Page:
2.1 Supply and Demand
Supply and demand is an economic model
- Designed to explain how prices are determined in certain types of markets
- Perfect competition is rare but many markets come reasonably close
- Perfect competition is a matter of degree rather than an all or nothing characteristic
- A household’s quantity demanded of a good
1. Specific amount household would choose to buy over some time period, given
- Market quantity demanded (or quantity demanded) is the specific amount of a good that all buyers in the market would choose to buy over some time period, given
1. A particular price they must pay for the good
2. All other constraints on households
2.3 The Law of Demand
- States that when the price of a good rises and everything else remains the same, the quantity of the good demanded will fall
2.4 The Demand Schedule and The Demand Curve
- A list (price- quantity combination) showing the quantity of a good that consumers would choose to purchase at different prices, with all other variables held constant
- Each point on the curve shows the total buyers would choose to buy at a specific price
2.5 Shifts of demand vs. Movements Along The Demand Curve
- A change in the price of a good causes a movement along the demand curve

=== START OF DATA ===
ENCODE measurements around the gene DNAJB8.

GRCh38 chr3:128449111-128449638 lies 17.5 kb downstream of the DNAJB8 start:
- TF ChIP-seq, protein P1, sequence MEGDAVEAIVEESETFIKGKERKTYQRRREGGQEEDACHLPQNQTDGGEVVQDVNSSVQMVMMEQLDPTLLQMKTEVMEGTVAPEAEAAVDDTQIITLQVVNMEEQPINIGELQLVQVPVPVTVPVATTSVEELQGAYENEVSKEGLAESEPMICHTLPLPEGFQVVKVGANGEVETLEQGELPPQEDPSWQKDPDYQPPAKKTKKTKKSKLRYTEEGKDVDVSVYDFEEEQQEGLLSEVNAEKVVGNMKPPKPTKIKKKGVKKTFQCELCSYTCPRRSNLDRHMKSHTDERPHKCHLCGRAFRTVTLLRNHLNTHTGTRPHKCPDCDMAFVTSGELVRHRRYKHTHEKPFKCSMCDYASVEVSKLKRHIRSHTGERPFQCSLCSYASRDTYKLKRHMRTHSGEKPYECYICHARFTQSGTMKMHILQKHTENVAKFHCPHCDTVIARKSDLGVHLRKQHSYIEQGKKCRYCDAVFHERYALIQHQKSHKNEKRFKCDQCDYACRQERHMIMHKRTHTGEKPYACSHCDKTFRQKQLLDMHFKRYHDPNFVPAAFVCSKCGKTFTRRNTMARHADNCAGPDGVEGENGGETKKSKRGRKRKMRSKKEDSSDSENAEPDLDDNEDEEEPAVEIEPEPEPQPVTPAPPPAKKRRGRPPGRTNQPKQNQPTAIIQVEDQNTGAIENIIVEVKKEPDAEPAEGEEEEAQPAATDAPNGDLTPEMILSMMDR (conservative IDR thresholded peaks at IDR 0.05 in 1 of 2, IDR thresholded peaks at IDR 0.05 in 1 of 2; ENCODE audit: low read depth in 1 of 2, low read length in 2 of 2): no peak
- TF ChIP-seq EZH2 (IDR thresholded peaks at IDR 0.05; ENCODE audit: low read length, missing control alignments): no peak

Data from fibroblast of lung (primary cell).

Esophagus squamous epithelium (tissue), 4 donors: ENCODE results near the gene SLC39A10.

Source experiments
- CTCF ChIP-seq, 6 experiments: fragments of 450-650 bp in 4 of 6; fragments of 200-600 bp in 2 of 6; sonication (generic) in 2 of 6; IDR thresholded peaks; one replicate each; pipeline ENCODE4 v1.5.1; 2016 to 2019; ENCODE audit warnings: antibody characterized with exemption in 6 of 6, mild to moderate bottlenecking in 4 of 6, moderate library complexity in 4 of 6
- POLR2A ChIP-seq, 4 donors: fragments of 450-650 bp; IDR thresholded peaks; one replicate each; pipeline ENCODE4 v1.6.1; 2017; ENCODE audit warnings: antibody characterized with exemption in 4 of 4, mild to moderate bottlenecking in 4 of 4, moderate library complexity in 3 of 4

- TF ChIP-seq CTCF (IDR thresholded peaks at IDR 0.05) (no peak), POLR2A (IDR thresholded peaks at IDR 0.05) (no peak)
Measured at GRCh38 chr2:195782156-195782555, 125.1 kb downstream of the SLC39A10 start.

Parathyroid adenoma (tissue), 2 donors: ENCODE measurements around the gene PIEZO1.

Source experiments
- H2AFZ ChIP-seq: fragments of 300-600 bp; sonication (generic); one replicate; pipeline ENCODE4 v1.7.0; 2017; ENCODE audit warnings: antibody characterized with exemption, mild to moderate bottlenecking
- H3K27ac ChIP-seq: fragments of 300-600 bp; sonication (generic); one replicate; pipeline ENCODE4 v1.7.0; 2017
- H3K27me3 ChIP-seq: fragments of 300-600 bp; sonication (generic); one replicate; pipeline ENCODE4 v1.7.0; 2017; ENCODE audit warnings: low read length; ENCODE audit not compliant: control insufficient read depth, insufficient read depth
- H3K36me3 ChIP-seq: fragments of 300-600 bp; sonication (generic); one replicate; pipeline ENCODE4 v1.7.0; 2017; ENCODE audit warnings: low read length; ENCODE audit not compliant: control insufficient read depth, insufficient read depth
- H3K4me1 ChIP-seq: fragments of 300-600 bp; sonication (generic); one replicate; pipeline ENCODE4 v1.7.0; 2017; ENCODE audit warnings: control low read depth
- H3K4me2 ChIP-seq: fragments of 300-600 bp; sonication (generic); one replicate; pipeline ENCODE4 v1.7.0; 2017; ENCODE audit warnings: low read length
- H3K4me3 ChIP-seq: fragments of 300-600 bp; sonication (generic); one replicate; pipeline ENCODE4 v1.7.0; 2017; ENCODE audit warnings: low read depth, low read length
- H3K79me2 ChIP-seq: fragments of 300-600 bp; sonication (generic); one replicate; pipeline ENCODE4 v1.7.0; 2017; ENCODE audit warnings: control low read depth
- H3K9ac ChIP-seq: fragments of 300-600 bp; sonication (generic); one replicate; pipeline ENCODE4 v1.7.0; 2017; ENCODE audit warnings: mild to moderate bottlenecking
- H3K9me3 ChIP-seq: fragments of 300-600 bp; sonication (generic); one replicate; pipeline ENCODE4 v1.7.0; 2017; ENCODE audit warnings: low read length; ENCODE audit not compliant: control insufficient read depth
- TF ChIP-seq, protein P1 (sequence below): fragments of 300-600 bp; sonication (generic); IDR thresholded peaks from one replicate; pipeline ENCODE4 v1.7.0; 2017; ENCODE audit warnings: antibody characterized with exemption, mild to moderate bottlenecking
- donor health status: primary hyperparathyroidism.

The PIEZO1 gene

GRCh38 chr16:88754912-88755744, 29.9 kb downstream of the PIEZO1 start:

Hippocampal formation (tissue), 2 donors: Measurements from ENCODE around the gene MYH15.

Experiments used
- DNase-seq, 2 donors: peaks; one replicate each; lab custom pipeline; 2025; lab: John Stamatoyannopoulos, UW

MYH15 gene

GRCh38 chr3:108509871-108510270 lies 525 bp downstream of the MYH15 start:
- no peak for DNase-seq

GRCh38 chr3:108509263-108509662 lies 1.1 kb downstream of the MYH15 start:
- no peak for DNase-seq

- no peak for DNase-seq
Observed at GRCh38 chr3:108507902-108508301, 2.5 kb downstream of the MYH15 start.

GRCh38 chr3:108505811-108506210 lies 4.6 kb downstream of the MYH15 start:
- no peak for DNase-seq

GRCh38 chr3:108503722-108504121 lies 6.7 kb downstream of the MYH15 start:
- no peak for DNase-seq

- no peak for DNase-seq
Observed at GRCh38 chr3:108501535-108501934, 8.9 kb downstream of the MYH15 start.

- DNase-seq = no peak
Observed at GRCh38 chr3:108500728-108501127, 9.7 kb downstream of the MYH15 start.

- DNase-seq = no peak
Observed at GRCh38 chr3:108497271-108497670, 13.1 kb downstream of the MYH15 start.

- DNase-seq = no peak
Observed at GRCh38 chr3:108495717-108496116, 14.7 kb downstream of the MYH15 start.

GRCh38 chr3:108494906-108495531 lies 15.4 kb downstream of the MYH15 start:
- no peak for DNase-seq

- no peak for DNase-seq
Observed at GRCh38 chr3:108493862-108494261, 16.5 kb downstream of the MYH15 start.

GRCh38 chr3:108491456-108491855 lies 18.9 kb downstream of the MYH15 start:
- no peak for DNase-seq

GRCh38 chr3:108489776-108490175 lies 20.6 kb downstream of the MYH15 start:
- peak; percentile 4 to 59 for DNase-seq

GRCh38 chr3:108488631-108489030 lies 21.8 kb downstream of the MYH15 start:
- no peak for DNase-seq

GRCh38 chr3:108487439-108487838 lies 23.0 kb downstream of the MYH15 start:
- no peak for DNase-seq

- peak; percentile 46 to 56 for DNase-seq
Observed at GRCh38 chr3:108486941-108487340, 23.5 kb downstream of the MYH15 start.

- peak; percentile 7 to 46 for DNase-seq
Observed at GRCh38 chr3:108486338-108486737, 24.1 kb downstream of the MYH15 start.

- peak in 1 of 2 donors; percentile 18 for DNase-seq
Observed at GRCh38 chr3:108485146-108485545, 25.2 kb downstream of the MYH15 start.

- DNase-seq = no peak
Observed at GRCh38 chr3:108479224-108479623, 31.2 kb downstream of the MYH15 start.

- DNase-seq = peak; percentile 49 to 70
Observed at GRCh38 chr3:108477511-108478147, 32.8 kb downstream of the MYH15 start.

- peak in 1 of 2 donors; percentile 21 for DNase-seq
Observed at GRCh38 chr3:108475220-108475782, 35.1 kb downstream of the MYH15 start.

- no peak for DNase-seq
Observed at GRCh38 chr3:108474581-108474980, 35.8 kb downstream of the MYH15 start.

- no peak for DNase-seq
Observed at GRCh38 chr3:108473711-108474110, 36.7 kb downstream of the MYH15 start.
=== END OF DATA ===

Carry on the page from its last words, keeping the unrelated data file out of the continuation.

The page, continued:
- In Figure 1
1. A fall (rise) in price would cause a movement to the right (left) along the demand curve
- A change in income causes a shift in the demand curve itself
- In Figure 2
1. Demand curve has shifted to the right of the old curve (from Figure 1) as income has risen
2. A change in any variable that affects demand—except for the good’s price—causes the demand curve to shift
2.6 Factors That Shift The Demand Curve
- An increase in income has effect of shifting demand for normal goods to the right
- However, a rise in income shifts demand for inferior goods to the left
- A rise in income will increase the demand for a normal good, and decrease the demand for an inferior good
- Your wealth—at any point in time—is the total value of everything you own minus the total dollar amount you owe
- An increase in wealth will
- Substitute—good that can be used in place of some other good and that fulfills more or less the same purpose
- Complement—used together with the good we are interested in
- As the population increases in an area
- Number of buyers will ordinarily increase
- Demand for a good will increase
- An expectation that price will rise (fall) in the future shifts the current demand curve rightward (leftward)
- Combination of all the personal factors that go into determining how a buyer feels about a good
- When tastes change toward a good, demand increases, and the demand curve shifts to the right
- When tastes change away from a good, demand decreases, and the demand curve shifts to the left
- A firm’s quantity supplied of a good is the specific amount its managers would choose to sell over some time period, given
- Market quantity supplied (or quantity supplied) is the specific amount of a good that all sellers in the market would choose to sell over some time period, given